UN in race against time to provide food for 600,000 Afghans before winter cuts them off

29 November 2006

The United Nations World Food Programme (WFP) is racing against the clock to deliver food for some 600,000 impoverished Afghans who will be cut off once winter’s bitter cold arrives and heavy snows set in, while at the same time seeking urgent donations now to prevent a shortfall with the approach of next spring.

The United Nations World Food Programme (WFP) is racing against the clock to deliver food for some 600,000 impoverished Afghans who will be cut off once winter’s bitter cold arrives and heavy snows set in, while at the same time seeking urgent donations now to prevent a shortfall with the approach of next spring.

“Winter is a brutal time in Afghanistan. Hundreds of villages that are remote today will be impossible to reach within the coming weeks,” WFP country representative Rick Corsino said in Kabul, the capital, today.

“Right now our focus is on positioning food in these areas, as well as moving forward with our drought relief efforts in more readily accessible areas.”

WFP is already helping victims of severe floods in other areas of the country, especially the west, northwest and far east.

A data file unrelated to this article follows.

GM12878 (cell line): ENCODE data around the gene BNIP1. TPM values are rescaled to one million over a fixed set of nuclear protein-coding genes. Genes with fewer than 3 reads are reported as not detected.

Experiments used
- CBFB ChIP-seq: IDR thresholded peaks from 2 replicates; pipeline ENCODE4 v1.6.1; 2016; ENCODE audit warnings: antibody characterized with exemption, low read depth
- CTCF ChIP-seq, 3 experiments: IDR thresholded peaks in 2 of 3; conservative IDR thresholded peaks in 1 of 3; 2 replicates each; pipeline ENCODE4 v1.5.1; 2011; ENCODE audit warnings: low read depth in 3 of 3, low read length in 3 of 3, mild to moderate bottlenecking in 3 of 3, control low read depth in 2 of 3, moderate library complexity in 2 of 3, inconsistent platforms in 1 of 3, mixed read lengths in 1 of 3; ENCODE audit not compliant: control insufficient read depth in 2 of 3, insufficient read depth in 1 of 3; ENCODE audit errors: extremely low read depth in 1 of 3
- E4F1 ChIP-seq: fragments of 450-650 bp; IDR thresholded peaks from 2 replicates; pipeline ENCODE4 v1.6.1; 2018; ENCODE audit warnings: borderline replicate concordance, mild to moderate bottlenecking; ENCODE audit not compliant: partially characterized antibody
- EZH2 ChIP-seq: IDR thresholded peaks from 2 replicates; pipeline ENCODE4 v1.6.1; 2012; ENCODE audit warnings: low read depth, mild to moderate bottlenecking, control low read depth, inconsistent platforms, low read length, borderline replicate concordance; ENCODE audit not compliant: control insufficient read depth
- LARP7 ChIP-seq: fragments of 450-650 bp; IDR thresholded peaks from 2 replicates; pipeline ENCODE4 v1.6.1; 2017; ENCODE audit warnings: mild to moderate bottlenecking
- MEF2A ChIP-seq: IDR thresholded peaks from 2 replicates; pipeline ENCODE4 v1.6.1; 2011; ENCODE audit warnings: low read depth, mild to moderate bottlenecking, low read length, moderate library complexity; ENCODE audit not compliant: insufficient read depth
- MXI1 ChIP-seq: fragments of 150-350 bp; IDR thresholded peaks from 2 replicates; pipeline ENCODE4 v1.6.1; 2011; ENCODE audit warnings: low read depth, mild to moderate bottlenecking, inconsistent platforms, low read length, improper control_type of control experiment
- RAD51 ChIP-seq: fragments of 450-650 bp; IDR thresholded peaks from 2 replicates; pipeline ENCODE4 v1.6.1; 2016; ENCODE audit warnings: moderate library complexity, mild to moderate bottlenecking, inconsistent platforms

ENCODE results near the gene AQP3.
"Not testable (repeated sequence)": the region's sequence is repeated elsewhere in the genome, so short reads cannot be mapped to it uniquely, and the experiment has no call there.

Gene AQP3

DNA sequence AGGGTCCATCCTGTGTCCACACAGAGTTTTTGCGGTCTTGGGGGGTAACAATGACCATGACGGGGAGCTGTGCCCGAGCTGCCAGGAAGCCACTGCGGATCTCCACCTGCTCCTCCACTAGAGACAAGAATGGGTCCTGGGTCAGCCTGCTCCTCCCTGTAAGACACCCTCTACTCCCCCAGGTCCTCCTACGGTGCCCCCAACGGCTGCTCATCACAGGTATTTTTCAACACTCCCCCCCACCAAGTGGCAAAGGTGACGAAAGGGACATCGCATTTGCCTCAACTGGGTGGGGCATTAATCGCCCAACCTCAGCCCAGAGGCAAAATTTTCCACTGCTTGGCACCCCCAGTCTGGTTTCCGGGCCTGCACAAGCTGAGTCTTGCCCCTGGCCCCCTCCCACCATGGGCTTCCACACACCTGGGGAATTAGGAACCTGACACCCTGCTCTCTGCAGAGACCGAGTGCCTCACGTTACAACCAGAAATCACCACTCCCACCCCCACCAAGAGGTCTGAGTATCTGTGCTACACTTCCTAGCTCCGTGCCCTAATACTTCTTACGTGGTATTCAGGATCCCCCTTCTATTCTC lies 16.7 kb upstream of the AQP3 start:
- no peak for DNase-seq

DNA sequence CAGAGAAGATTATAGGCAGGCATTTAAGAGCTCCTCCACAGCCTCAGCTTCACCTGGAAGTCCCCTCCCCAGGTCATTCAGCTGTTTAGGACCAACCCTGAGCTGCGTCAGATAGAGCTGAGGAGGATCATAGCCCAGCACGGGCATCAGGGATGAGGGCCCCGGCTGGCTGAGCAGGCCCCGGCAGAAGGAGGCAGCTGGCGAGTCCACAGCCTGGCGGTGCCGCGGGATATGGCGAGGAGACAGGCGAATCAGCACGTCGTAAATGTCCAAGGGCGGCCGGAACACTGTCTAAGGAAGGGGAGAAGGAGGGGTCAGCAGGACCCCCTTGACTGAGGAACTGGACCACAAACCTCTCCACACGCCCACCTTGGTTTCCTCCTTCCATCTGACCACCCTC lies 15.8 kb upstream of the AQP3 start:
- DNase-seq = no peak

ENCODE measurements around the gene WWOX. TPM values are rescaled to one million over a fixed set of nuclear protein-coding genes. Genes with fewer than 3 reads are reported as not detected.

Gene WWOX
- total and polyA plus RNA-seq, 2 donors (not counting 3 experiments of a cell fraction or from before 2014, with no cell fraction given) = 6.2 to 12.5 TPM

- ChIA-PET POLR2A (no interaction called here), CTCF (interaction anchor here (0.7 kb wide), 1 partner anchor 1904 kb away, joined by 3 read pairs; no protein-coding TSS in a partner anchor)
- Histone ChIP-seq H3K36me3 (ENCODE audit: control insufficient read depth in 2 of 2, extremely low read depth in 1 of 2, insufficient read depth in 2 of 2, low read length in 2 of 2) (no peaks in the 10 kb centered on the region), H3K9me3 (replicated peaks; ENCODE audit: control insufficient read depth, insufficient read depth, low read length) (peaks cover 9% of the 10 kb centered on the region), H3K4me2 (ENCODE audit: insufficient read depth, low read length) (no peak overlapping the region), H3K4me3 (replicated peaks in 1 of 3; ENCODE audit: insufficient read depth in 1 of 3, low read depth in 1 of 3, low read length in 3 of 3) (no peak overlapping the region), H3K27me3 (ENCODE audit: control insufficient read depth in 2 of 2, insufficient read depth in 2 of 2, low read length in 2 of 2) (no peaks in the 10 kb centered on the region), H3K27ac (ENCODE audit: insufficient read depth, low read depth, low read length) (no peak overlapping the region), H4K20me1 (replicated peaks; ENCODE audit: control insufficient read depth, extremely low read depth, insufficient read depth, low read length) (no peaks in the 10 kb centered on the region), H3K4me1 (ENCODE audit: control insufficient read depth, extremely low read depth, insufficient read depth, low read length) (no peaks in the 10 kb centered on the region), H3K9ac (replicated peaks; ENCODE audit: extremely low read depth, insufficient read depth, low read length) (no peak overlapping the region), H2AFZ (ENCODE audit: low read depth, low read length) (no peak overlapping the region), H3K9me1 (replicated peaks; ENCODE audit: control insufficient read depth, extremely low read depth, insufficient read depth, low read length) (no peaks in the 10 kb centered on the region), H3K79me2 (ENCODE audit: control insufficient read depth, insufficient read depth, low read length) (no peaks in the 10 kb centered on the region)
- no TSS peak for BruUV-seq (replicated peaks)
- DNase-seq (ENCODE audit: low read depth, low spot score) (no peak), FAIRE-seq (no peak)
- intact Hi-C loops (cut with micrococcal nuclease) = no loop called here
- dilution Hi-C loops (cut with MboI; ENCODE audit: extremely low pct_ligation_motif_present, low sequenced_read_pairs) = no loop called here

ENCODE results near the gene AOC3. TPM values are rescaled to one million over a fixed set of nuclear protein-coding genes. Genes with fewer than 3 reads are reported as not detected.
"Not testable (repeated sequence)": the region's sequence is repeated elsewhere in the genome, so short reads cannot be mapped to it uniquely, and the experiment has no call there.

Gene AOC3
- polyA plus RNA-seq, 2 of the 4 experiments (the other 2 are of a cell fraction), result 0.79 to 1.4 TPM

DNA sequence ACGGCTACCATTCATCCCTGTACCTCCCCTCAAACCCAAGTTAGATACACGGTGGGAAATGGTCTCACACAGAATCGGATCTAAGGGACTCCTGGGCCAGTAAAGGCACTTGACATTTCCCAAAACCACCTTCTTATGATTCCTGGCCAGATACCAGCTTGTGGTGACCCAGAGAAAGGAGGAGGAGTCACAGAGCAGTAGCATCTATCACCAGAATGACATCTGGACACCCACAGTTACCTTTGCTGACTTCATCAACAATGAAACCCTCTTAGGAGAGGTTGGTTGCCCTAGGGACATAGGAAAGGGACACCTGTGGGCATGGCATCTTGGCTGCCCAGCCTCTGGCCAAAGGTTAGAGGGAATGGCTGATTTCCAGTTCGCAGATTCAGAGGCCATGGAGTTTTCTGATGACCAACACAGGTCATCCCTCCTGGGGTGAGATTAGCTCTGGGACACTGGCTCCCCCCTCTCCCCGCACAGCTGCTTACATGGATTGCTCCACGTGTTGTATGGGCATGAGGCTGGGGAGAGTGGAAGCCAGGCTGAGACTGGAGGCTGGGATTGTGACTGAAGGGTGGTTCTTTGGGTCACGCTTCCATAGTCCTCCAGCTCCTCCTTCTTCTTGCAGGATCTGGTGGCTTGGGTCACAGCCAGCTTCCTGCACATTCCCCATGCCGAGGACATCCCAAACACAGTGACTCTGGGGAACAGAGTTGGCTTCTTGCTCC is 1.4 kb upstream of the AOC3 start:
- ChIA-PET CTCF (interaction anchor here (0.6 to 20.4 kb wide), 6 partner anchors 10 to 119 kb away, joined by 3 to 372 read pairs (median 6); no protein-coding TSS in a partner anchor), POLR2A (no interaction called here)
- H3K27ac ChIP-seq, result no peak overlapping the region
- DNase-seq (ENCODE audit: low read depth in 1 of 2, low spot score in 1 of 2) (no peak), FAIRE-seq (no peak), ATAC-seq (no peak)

With winter approaching, 21,000 metric tons of food, including wheat, beans, oil and salt, need to be positioned and then distributed to 600,000 vulnerable people in over half the provinces of the strife-torn country. Increased insecurity due to the continuing conflict exacerbates the difficulties already posed by bad weather.

WFP has already delivered 16,000 tons, or all of its planned winterization aid to the provinces of Badakshan, Nuristan, Kunar, Ghor, Wardak, and Nangarhar, and more than 80 per cent to Bamyan and Badghis but poor road conditions, worsened by early snows and heightened insecurity along some key road corridors, have hampered deliveries to thousands of people at higher elevations.

“In the higher passes roads are barely wide enough to allow a single truck to move. So when a vehicle breaks down, or cannot progress because of snow or mud, traffic in both directions can be halted for several hours, or even longer,” Mr. Corsino said. “Thousands of people are in need of our assistance. We have to reach them before winter does – and that means within the next few weeks.”

The “very timely and generous” donor response has ensured there is enough food to get the beneficiaries through the winter, but because of the very long lead time between confirmation of a contribution and distribution of food to a hungry person, WFP will face shortfalls in all commodities by next March, Mr. Corsino stressed.

Further donations are urgently needed now to avoid such shortfalls, including 6,000 tons of fortified biscuits to enable the school meals programme to commence at the start of the new school year in March.

 

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